"Locals don't want to go into town at the weekends or along the seafront anymore - it's not pleasant during the peak times. And first thing in the morning where you see all the rubbish and damage that's been done - that's not a positive experience."
Coupled with its popularity has come a rise in trouble on its streets. Its popular Oyster Festival - which at one stage sprawled over 10-days during the summer - had to be scaled back dramatically due to nuisance behaviour caused by drinking.
Anti-social behaviour has been fuelled by youngsters heading to its beaches - lured in by the headlines it generates, while litter left by visitors is a regular bug bear.
"In five to 10 years I think people will abandon it," warns Mr Hitcham. "More people who came here with their rose-tinted glasses, are now seeing a side you don't see when visiting and only becomes apparent when you've been here a while. And I think the quality of life is diminishing. It's a less rewarding place to live than it used to be. And I think that's very sad."
And he fears the town has not only reached the tipping point but has tumbled over the edge.
"The balance between pleasing the visitor and those who live here has gone totally," he says, "and I don't think it can be recovered."
It's hard to see the under-lying issues for the day-tripper. The town retains much of its charms, a bustling high street full of independent stores, boutiques, restaurants and cafés leading to a stretch of pebble beach dotted with pubs. Its harbour's gently bobbing boats are off-set by seafood stalls and the industry which continues to support it.
There's no seafront road, so the beach has the sea on one side - offering views across the gentle waters of the Thames Estuary to Sheppey - and pretty weather-boarded cottages on the other.
Even those long-term residents who have welcomed the changes believe the town is teetering on a precipice it can ill afford to fall into.
"I'm happy with how it's progressed," says David Roberts, 76, chair of the Whitstable Improvement Trust and trustee of the museum. "Tourism has regenerated the town.
"You look at old photographs and the exact same buildings are there in the high street - we've not destroyed our local architecture and that's a big plus.
"I think the balance is right - people will always moan because people leave litter, but that's not peculiar to Whitstable. That's a human disease. We just have to live with it and try and cope with it.
"I think it's a bit of an exaggeration to say there are streets full of holiday or second homes. The majority are still owned and inhabited by local people - they might have bought them and are commuting to London - but they become locals."
But he admits things have changed: "This is a bit of exaggeration, but everyone used to know everybody in Whitstable. It was a town full of families. We're losing that.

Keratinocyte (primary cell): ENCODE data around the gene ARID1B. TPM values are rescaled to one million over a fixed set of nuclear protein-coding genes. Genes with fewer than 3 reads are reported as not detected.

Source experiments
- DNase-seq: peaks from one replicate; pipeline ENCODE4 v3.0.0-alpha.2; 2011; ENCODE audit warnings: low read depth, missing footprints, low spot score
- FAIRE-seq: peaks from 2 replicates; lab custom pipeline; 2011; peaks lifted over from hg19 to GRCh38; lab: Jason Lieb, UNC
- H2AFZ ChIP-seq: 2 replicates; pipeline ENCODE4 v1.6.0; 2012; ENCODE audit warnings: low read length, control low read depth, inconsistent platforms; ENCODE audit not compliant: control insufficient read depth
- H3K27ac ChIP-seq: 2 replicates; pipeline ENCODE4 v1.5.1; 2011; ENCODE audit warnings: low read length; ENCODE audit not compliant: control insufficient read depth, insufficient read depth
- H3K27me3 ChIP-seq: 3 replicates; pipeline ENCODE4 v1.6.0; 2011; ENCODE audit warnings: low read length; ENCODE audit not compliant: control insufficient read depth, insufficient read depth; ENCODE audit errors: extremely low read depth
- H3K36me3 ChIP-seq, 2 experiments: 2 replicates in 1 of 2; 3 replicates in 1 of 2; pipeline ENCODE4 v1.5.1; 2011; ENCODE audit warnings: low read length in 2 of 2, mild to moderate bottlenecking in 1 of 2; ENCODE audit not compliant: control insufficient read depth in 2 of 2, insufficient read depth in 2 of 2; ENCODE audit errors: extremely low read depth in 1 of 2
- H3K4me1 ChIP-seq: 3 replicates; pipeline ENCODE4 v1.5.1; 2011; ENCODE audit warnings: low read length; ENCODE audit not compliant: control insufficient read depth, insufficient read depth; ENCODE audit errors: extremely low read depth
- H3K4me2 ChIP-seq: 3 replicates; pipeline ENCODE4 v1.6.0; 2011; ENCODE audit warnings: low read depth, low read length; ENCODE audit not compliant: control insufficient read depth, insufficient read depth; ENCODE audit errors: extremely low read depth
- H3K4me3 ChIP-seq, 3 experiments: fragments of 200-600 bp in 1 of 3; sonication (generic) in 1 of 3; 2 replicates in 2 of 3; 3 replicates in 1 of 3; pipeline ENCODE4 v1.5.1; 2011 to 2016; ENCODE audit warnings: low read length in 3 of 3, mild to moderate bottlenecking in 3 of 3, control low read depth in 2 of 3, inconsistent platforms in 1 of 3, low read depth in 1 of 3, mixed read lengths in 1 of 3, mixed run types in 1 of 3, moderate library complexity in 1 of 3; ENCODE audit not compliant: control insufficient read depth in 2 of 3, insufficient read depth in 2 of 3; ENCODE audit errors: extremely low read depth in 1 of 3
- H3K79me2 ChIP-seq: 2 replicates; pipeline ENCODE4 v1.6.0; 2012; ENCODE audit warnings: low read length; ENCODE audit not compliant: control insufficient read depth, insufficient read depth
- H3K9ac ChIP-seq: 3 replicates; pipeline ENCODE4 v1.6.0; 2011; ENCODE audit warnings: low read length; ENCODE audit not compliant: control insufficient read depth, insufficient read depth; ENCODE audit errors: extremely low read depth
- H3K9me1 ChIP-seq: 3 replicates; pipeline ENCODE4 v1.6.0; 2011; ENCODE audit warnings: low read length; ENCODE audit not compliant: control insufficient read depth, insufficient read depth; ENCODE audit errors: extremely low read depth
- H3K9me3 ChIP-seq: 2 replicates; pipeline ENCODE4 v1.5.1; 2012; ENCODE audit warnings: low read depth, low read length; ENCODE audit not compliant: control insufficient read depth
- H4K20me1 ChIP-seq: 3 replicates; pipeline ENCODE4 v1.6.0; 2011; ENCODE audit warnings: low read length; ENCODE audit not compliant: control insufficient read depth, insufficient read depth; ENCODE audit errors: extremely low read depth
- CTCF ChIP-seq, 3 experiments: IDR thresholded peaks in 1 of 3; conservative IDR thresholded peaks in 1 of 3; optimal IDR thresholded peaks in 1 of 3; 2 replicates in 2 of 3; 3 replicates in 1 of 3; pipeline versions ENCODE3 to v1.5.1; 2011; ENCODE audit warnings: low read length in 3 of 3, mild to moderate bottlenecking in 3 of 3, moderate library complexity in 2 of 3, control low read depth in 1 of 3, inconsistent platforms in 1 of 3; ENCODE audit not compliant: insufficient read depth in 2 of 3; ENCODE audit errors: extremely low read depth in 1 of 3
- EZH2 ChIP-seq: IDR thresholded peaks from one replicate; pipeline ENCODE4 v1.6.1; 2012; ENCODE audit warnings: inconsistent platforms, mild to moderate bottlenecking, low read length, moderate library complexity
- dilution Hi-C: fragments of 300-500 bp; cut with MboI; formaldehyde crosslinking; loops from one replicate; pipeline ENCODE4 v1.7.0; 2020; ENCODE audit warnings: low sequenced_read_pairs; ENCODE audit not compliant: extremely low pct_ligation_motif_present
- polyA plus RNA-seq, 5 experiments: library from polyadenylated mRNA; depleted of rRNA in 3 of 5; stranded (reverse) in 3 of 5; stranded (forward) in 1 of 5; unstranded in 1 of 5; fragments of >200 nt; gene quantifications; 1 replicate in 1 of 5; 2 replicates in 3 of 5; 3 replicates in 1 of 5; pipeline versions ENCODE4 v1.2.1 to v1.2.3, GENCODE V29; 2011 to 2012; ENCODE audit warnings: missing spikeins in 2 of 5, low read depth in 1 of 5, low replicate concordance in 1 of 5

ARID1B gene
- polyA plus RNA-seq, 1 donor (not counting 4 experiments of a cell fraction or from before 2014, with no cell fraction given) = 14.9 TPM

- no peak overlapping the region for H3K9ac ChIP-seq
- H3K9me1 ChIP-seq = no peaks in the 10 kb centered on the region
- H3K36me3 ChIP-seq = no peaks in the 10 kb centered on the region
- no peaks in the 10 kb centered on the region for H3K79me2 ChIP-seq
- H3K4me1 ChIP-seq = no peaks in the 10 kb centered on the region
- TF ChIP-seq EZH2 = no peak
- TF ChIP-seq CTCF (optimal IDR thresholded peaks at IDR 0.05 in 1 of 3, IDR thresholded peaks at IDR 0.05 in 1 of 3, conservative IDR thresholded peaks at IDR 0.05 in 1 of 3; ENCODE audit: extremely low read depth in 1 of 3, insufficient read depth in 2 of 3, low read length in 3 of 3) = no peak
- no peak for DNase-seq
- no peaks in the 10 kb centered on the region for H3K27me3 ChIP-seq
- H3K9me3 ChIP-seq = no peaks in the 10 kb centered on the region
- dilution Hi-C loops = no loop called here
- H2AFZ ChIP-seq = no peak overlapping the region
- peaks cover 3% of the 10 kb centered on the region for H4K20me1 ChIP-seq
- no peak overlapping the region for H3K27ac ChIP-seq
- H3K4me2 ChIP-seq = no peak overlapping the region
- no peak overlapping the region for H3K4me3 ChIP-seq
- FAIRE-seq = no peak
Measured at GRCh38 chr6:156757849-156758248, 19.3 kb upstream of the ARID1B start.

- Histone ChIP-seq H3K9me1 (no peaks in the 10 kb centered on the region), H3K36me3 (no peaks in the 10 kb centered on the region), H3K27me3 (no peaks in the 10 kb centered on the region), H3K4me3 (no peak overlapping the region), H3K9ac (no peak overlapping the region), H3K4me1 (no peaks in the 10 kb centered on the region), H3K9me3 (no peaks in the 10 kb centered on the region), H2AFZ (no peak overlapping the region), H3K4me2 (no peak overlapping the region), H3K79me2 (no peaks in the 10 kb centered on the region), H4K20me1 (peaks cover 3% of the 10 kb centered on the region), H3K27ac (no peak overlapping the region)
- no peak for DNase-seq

"I don't think it’s changed the DNA - but it's gradually changing it.
"Whitstable has gone as far as it can without being spoilt."
So just what happened to change Whitstable from forgotten fishing town to being dubbed Islington-on-Sea courtesy of the surge of London day-trippers?
Two factors were key.
First the dualling of the Thanet Way between the M2 and the town in 1989 made a significant difference - freeing up previously snarled up traffic during the peak months.
Explains Graham Cox: "I grew up in Seasalter and at weekends we couldn't hear the Thanet Way because it was stationary.
"People were put off coming here because they didn't want to sit in traffic jams, especially with the hoi polloi going down to Margate.
"You could actually detect the change by the number of high-end cars you could see. I had never seen one in the high street until this change began. Then, during the 1990s, slowly it started going up and up. By the Noughties it was just commonplace."
The other key factor - and perhaps equally significant - was promotion by the Greens; arguably the town's most influential - and controversial - family.
Barrie Green bought the rapidly sinking Whitstable Oyster Fishery Company in 1976 - by then a ghost of the industry in the shellfish with which the town is now synonymous. He purchased it with money raised from his chain of wallpaper and paint shops.
A few years later, spearheaded by his sons, Richard and James, it refurbished the main building and opened at first a tearooms, before turning it into what is today a celebrated fish restaurant and accommodation. By 1997 it had opened the Hotel Continental too.
"The Greens really carried out a heavy marketing exercise on their seafood restaurant," explains Brian Hitcham, "and they managed to get in with some of the national newspapers.
"Certainly, they made a major contribution towards it and to be fair they have been one of the major beneficiaries."
The Greens own various sites in the town as well as swathes of the beach - much to the on-going chagrin of many.
But James Green says the town was in need of what his company delivered.
"When my father bought the majority of shares in the company in 1976 it had one employee," he explains. "From a company which employed most of Whitstable and had 200 boats at the beginning of the 20th century to that was a pretty dramatic decline.